Shelter – most alpaca owners ensure that their new family members have shelter.  In actual fact the alpacas will only use the shelter when it suits them and that is not often.  However as new owners you will feel much happier if they have that option.  It will also be useful for carrying out routine husbandry.  However if you are planning on running out and spending a small fortune on said shelter perhaps stop and think.  We build our own shelters from jump poles, 6′ x 6′ fencing panels and corrugated sheets for the roof.  The alpacas love them – just as much as the first ‘off the shelf’ shelter we purchased, which was in excess of £3,000!

Fresh water – alpacas do not like dirty, stale water.  Think: if you wouldn’t drink it why would they?  They would rather go without than drink dirty water.

Grass – their staple diet is grass, hay in the winter or as a change in the summer, rounded off with an optional daily mineral supplement.  Some breeders don’t give the supplement, we do, as it allows you to socialise with the animal making them friendlier and easier to handle.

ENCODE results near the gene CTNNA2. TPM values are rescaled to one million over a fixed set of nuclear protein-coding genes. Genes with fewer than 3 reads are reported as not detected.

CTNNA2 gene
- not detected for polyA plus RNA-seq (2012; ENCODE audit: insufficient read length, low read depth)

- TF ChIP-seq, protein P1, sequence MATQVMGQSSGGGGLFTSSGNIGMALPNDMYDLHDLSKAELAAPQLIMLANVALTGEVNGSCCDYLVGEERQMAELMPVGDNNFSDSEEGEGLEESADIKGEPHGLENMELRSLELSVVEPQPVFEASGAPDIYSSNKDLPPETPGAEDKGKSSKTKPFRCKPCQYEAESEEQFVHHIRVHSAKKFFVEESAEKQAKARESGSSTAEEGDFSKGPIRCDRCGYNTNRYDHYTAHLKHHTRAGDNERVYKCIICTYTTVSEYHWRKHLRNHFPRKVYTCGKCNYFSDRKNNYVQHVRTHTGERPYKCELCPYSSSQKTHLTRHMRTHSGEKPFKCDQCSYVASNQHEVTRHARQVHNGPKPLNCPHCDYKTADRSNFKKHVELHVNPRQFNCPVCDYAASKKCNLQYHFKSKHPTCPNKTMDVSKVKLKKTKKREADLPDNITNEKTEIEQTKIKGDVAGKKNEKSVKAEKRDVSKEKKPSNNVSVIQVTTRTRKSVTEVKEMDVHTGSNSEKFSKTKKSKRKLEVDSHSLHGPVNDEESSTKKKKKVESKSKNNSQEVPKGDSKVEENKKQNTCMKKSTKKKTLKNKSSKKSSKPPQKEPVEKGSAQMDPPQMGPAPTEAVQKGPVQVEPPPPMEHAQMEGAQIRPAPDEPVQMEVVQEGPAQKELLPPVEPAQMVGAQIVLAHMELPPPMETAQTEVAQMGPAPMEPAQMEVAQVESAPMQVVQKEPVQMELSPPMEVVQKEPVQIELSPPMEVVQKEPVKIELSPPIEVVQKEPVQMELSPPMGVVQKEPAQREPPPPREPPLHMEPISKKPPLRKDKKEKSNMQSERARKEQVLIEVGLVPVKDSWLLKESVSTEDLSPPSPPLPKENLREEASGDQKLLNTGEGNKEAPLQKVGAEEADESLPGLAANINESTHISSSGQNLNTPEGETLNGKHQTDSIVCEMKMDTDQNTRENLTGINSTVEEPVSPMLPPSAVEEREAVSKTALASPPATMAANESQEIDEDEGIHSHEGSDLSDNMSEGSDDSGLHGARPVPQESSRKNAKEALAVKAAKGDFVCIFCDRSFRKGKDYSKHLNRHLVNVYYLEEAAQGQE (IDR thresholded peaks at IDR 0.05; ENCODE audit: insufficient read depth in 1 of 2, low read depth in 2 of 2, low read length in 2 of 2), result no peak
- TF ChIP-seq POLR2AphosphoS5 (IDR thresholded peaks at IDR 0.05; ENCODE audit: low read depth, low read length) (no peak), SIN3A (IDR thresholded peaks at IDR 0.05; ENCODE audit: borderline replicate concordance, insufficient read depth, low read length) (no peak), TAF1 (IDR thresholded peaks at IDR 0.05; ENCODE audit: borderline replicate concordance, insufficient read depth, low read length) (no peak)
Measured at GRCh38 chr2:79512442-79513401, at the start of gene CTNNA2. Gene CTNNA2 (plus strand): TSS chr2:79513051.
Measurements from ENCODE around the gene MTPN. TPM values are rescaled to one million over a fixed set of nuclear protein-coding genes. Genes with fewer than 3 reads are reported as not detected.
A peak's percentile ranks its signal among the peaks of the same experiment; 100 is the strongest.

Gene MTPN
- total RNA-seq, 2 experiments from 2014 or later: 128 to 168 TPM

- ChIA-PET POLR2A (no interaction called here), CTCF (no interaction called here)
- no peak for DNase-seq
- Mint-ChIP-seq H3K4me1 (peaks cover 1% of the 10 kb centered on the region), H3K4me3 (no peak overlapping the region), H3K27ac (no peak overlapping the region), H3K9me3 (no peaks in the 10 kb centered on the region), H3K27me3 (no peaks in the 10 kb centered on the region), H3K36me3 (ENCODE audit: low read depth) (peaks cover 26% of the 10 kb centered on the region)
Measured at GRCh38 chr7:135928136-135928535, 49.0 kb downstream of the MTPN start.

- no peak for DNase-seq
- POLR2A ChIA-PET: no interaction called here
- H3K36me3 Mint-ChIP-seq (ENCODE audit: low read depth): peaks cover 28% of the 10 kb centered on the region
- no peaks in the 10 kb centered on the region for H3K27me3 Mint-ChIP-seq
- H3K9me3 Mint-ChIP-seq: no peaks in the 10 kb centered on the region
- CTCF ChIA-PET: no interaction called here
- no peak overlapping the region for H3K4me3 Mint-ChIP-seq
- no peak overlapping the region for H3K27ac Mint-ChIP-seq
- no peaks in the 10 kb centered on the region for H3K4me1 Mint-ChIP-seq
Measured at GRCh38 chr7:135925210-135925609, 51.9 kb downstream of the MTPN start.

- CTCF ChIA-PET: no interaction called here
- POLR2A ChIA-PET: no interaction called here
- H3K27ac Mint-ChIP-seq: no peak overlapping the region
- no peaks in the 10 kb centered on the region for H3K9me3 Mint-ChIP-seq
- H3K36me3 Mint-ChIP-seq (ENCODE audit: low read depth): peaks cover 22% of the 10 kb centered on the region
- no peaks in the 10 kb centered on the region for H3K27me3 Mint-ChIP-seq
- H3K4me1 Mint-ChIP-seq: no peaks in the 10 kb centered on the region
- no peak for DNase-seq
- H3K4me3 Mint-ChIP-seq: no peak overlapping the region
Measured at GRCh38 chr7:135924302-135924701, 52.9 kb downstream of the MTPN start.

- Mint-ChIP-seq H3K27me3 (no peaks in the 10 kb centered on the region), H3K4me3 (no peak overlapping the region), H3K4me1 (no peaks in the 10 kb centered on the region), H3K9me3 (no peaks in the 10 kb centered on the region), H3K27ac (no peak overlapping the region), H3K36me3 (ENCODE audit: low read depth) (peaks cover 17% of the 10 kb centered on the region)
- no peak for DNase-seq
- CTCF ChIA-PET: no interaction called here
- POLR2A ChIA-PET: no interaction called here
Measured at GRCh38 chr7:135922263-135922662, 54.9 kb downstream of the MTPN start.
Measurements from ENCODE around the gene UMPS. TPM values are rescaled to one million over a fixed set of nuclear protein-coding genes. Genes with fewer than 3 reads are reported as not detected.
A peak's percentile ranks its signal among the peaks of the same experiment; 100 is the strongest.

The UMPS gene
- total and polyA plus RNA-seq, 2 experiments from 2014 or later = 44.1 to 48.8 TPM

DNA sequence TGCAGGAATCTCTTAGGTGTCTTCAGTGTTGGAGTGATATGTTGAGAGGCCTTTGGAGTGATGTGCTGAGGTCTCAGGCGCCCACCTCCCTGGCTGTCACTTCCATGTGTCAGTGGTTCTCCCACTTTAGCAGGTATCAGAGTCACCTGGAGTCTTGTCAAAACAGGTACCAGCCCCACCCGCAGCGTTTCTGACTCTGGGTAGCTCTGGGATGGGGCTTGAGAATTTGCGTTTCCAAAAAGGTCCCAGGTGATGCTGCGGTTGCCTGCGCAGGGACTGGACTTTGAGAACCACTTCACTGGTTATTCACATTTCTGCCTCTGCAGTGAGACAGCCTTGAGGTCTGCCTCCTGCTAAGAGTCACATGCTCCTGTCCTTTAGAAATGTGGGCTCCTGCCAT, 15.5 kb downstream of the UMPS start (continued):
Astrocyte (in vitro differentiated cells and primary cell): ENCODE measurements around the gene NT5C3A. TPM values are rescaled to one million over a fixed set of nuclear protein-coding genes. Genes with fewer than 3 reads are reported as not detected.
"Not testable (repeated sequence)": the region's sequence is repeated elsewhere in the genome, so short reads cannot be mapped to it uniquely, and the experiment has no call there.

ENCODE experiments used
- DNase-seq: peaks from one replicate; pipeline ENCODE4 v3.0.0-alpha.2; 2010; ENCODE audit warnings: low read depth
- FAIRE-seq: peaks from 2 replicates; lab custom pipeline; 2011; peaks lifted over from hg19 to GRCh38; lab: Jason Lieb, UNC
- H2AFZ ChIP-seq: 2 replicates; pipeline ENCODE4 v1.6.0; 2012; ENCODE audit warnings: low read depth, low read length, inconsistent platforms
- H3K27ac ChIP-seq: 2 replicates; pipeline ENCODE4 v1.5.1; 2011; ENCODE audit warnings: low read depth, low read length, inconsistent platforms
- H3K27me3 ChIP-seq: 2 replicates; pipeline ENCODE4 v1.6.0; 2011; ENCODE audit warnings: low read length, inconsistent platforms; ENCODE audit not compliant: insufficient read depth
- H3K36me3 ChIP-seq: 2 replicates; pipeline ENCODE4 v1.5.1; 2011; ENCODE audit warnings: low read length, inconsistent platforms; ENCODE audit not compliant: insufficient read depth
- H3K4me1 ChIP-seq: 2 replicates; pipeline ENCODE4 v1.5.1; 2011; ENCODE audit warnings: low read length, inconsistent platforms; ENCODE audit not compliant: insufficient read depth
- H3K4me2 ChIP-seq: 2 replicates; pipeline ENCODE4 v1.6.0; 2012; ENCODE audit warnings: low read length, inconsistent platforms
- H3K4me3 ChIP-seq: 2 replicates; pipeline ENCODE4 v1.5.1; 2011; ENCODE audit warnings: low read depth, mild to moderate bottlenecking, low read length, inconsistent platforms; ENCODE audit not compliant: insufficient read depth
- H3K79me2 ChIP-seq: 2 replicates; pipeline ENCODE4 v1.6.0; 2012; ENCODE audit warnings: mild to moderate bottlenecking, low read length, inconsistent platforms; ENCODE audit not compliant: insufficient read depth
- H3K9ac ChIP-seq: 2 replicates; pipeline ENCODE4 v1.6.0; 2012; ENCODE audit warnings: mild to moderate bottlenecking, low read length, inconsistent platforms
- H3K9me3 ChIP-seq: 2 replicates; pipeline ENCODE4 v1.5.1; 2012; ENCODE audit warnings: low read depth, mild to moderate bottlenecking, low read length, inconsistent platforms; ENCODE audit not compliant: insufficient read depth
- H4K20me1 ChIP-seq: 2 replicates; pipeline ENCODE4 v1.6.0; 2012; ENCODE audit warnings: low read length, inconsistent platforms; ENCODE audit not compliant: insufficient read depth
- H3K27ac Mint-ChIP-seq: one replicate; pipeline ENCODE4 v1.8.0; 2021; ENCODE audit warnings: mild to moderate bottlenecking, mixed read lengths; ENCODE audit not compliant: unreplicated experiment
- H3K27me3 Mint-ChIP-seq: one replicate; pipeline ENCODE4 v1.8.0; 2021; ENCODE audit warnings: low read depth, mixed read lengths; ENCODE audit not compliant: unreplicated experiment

Fencing – Alpacas do not challenge fencing unless they have a reason.  We have erected 4′ fencing that consists of stock fencing on the bottom with two strands of high tensile wire extending the height to 4′.  Instead of the wire you can use wooden rails, these look better but are more expensive.

In addition you should check for barbed wire, or any item that may cause your alpaca harm.  If you look at something and think that’s not right then deal with it there are then.  An alpaca given half a chance will get into all sorts of mischief, they are very inquisitive.  Best to be safe than sorry.

Can You Use Electric Fencing?

Our advice would be no.  The whole idea of electric fencing is that the shock puts the animal off approaching it again.  An alpacas fleece can be so dense that the animal does not feel the shock and we have heard of a number of occasions when alpacas have got themselves caught in the electric fencing and have perished.